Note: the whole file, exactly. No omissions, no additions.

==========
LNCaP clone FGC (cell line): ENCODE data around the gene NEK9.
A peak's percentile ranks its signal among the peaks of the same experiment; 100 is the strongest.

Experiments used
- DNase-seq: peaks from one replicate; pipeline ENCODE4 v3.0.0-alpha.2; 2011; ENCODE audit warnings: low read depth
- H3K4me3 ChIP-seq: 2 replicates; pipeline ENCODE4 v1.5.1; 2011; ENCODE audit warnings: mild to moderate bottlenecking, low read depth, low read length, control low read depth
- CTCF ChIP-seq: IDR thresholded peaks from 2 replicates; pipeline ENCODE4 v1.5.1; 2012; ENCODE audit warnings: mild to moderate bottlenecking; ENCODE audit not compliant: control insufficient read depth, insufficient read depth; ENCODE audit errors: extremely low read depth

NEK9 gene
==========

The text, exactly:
LNCaP clone FGC (cell line): ENCODE data around the gene NEK9.
A peak's percentile ranks its signal among the peaks of the same experiment; 100 is the strongest.

Experiments used
- DNase-seq: peaks from one replicate; pipeline ENCODE4 v3.0.0-alpha.2; 2011; ENCODE audit warnings: low read depth
- H3K4me3 ChIP-seq: 2 replicates; pipeline ENCODE4 v1.5.1; 2011; ENCODE audit warnings: mild to moderate bottlenecking, low read depth, low read length, control low read depth
- CTCF ChIP-seq: IDR thresholded peaks from 2 replicates; pipeline ENCODE4 v1.5.1; 2012; ENCODE audit warnings: mild to moderate bottlenecking; ENCODE audit not compliant: control insufficient read depth, insufficient read depth; ENCODE audit errors: extremely low read depth

NEK9 gene